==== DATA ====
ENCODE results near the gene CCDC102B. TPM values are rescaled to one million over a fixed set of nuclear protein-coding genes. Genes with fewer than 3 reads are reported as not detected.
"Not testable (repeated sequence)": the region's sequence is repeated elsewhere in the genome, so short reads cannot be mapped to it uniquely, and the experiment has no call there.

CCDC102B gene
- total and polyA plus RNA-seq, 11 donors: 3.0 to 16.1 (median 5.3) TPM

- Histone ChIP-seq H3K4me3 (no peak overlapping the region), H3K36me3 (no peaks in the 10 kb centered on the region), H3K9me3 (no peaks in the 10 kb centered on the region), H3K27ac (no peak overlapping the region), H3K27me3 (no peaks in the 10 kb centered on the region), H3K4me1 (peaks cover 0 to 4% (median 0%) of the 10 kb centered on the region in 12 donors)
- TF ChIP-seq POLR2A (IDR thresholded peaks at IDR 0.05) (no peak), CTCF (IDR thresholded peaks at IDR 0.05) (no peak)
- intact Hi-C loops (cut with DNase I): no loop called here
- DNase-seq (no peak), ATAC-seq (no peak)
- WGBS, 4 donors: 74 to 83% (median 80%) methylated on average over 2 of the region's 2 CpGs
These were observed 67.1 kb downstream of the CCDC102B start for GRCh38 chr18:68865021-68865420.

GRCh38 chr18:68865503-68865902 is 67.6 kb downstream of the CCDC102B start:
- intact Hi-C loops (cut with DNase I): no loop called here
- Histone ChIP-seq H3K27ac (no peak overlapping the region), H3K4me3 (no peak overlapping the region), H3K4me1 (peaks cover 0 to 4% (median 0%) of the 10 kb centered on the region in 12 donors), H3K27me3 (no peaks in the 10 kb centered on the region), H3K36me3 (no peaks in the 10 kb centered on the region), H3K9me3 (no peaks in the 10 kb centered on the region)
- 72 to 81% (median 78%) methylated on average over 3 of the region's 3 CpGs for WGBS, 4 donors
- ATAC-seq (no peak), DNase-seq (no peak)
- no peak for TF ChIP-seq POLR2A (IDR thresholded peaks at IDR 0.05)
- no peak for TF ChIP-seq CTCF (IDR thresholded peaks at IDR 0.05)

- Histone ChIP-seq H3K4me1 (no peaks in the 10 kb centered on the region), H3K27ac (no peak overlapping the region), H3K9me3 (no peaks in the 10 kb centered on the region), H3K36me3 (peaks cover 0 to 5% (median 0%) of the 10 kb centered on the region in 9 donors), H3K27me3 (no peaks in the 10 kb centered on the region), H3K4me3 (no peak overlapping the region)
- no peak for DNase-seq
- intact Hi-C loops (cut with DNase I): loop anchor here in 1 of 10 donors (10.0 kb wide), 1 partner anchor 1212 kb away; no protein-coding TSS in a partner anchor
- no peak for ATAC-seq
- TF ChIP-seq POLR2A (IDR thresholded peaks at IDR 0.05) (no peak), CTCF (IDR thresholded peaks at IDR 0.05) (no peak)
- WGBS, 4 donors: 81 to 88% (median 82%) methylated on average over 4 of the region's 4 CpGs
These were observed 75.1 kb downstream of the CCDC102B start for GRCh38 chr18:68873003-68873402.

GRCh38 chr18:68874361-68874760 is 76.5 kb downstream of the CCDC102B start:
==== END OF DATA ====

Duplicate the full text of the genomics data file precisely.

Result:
ENCODE results near the gene CCDC102B. TPM values are rescaled to one million over a fixed set of nuclear protein-coding genes. Genes with fewer than 3 reads are reported as not detected.
"Not testable (repeated sequence)": the region's sequence is repeated elsewhere in the genome, so short reads cannot be mapped to it uniquely, and the experiment has no call there.

CCDC102B gene
- total and polyA plus RNA-seq, 11 donors: 3.0 to 16.1 (median 5.3) TPM

- Histone ChIP-seq H3K4me3 (no peak overlapping the region), H3K36me3 (no peaks in the 10 kb centered on the region), H3K9me3 (no peaks in the 10 kb centered on the region), H3K27ac (no peak overlapping the region), H3K27me3 (no peaks in the 10 kb centered on the region), H3K4me1 (peaks cover 0 to 4% (median 0%) of the 10 kb centered on the region in 12 donors)
- TF ChIP-seq POLR2A (IDR thresholded peaks at IDR 0.05) (no peak), CTCF (IDR thresholded peaks at IDR 0.05) (no peak)
- intact Hi-C loops (cut with DNase I): no loop called here
- DNase-seq (no peak), ATAC-seq (no peak)
- WGBS, 4 donors: 74 to 83% (median 80%) methylated on average over 2 of the region's 2 CpGs
These were observed 67.1 kb downstream of the CCDC102B start for GRCh38 chr18:68865021-68865420.

GRCh38 chr18:68865503-68865902 is 67.6 kb downstream of the CCDC102B start:
- intact Hi-C loops (cut with DNase I): no loop called here
- Histone ChIP-seq H3K27ac (no peak overlapping the region), H3K4me3 (no peak overlapping the region), H3K4me1 (peaks cover 0 to 4% (median 0%) of the 10 kb centered on the region in 12 donors), H3K27me3 (no peaks in the 10 kb centered on the region), H3K36me3 (no peaks in the 10 kb centered on the region), H3K9me3 (no peaks in the 10 kb centered on the region)
- 72 to 81% (median 78%) methylated on average over 3 of the region's 3 CpGs for WGBS, 4 donors
- ATAC-seq (no peak), DNase-seq (no peak)
- no peak for TF ChIP-seq POLR2A (IDR thresholded peaks at IDR 0.05)
- no peak for TF ChIP-seq CTCF (IDR thresholded peaks at IDR 0.05)

- Histone ChIP-seq H3K4me1 (no peaks in the 10 kb centered on the region), H3K27ac (no peak overlapping the region), H3K9me3 (no peaks in the 10 kb centered on the region), H3K36me3 (peaks cover 0 to 5% (median 0%) of the 10 kb centered on the region in 9 donors), H3K27me3 (no peaks in the 10 kb centered on the region), H3K4me3 (no peak overlapping the region)
- no peak for DNase-seq
- intact Hi-C loops (cut with DNase I): loop anchor here in 1 of 10 donors (10.0 kb wide), 1 partner anchor 1212 kb away; no protein-coding TSS in a partner anchor
- no peak for ATAC-seq
- TF ChIP-seq POLR2A (IDR thresholded peaks at IDR 0.05) (no peak), CTCF (IDR thresholded peaks at IDR 0.05) (no peak)
- WGBS, 4 donors: 81 to 88% (median 82%) methylated on average over 4 of the region's 4 CpGs
These were observed 75.1 kb downstream of the CCDC102B start for GRCh38 chr18:68873003-68873402.

GRCh38 chr18:68874361-68874760 is 76.5 kb downstream of the CCDC102B start: